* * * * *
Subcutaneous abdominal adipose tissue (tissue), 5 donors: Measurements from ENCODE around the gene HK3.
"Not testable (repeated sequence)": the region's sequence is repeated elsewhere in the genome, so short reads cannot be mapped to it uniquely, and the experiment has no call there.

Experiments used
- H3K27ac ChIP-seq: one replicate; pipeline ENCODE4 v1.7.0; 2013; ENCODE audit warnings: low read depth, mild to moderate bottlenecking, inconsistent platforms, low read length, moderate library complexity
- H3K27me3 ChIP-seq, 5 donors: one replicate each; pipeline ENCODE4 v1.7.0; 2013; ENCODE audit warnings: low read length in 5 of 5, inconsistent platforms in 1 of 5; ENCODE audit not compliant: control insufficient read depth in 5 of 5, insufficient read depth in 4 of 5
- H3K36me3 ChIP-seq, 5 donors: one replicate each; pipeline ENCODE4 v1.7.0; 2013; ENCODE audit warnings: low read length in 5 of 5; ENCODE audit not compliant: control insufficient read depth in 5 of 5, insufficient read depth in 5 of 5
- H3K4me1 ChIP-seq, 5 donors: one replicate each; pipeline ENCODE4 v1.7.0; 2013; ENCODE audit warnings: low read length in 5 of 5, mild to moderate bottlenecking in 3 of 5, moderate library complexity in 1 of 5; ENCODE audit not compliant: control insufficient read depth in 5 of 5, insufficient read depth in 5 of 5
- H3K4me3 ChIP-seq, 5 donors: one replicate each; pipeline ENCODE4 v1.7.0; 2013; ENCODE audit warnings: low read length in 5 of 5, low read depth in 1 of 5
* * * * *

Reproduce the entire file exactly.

Subcutaneous abdominal adipose tissue (tissue), 5 donors: Measurements from ENCODE around the gene HK3.
"Not testable (repeated sequence)": the region's sequence is repeated elsewhere in the genome, so short reads cannot be mapped to it uniquely, and the experiment has no call there.

Experiments used
- H3K27ac ChIP-seq: one replicate; pipeline ENCODE4 v1.7.0; 2013; ENCODE audit warnings: low read depth, mild to moderate bottlenecking, inconsistent platforms, low read length, moderate library complexity
- H3K27me3 ChIP-seq, 5 donors: one replicate each; pipeline ENCODE4 v1.7.0; 2013; ENCODE audit warnings: low read length in 5 of 5, inconsistent platforms in 1 of 5; ENCODE audit not compliant: control insufficient read depth in 5 of 5, insufficient read depth in 4 of 5
- H3K36me3 ChIP-seq, 5 donors: one replicate each; pipeline ENCODE4 v1.7.0; 2013; ENCODE audit warnings: low read length in 5 of 5; ENCODE audit not compliant: control insufficient read depth in 5 of 5, insufficient read depth in 5 of 5
- H3K4me1 ChIP-seq, 5 donors: one replicate each; pipeline ENCODE4 v1.7.0; 2013; ENCODE audit warnings: low read length in 5 of 5, mild to moderate bottlenecking in 3 of 5, moderate library complexity in 1 of 5; ENCODE audit not compliant: control insufficient read depth in 5 of 5, insufficient read depth in 5 of 5
- H3K4me3 ChIP-seq, 5 donors: one replicate each; pipeline ENCODE4 v1.7.0; 2013; ENCODE audit warnings: low read length in 5 of 5, low read depth in 1 of 5